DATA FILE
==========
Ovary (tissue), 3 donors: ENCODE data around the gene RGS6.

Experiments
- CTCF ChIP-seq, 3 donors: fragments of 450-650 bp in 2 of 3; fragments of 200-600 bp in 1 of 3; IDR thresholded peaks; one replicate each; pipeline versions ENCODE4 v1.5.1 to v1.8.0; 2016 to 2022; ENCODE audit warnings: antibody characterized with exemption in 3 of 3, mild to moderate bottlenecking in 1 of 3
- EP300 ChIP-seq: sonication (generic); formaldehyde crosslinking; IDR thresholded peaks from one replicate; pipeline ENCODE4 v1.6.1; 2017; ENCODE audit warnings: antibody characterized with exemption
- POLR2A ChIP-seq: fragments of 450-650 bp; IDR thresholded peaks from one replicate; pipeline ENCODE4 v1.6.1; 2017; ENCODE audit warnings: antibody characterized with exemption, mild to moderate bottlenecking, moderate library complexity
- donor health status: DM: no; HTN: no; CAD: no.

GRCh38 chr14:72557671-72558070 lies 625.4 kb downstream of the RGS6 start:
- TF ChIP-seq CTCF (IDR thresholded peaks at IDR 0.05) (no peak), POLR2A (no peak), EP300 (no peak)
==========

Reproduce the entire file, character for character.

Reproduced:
Ovary (tissue), 3 donors: ENCODE data around the gene RGS6.

Experiments
- CTCF ChIP-seq, 3 donors: fragments of 450-650 bp in 2 of 3; fragments of 200-600 bp in 1 of 3; IDR thresholded peaks; one replicate each; pipeline versions ENCODE4 v1.5.1 to v1.8.0; 2016 to 2022; ENCODE audit warnings: antibody characterized with exemption in 3 of 3, mild to moderate bottlenecking in 1 of 3
- EP300 ChIP-seq: sonication (generic); formaldehyde crosslinking; IDR thresholded peaks from one replicate; pipeline ENCODE4 v1.6.1; 2017; ENCODE audit warnings: antibody characterized with exemption
- POLR2A ChIP-seq: fragments of 450-650 bp; IDR thresholded peaks from one replicate; pipeline ENCODE4 v1.6.1; 2017; ENCODE audit warnings: antibody characterized with exemption, mild to moderate bottlenecking, moderate library complexity
- donor health status: DM: no; HTN: no; CAD: no.

GRCh38 chr14:72557671-72558070 lies 625.4 kb downstream of the RGS6 start:
- TF ChIP-seq CTCF (IDR thresholded peaks at IDR 0.05) (no peak), POLR2A (no peak), EP300 (no peak)